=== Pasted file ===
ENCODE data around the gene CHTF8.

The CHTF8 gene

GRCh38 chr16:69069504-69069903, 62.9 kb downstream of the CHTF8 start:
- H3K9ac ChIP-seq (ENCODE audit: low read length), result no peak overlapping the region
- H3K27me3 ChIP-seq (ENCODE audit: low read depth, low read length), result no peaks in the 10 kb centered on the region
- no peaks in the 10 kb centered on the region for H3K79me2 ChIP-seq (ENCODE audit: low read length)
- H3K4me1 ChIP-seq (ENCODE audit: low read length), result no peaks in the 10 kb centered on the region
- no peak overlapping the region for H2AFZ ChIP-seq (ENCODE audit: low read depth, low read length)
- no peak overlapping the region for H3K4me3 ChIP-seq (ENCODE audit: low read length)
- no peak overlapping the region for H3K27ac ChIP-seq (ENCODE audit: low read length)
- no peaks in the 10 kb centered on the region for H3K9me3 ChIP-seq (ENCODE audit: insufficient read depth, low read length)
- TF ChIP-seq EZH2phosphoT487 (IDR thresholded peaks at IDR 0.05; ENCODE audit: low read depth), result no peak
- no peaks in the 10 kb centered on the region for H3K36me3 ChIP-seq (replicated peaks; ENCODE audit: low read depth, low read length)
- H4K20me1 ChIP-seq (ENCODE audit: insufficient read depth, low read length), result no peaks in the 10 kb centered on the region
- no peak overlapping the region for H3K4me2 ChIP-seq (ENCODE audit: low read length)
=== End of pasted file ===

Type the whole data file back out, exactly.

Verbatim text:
ENCODE data around the gene CHTF8.

The CHTF8 gene

GRCh38 chr16:69069504-69069903, 62.9 kb downstream of the CHTF8 start:
- H3K9ac ChIP-seq (ENCODE audit: low read length), result no peak overlapping the region
- H3K27me3 ChIP-seq (ENCODE audit: low read depth, low read length), result no peaks in the 10 kb centered on the region
- no peaks in the 10 kb centered on the region for H3K79me2 ChIP-seq (ENCODE audit: low read length)
- H3K4me1 ChIP-seq (ENCODE audit: low read length), result no peaks in the 10 kb centered on the region
- no peak overlapping the region for H2AFZ ChIP-seq (ENCODE audit: low read depth, low read length)
- no peak overlapping the region for H3K4me3 ChIP-seq (ENCODE audit: low read length)
- no peak overlapping the region for H3K27ac ChIP-seq (ENCODE audit: low read length)
- no peaks in the 10 kb centered on the region for H3K9me3 ChIP-seq (ENCODE audit: insufficient read depth, low read length)
- TF ChIP-seq EZH2phosphoT487 (IDR thresholded peaks at IDR 0.05; ENCODE audit: low read depth), result no peak
- no peaks in the 10 kb centered on the region for H3K36me3 ChIP-seq (replicated peaks; ENCODE audit: low read depth, low read length)
- H4K20me1 ChIP-seq (ENCODE audit: insufficient read depth, low read length), result no peaks in the 10 kb centered on the region
- no peak overlapping the region for H3K4me2 ChIP-seq (ENCODE audit: low read length)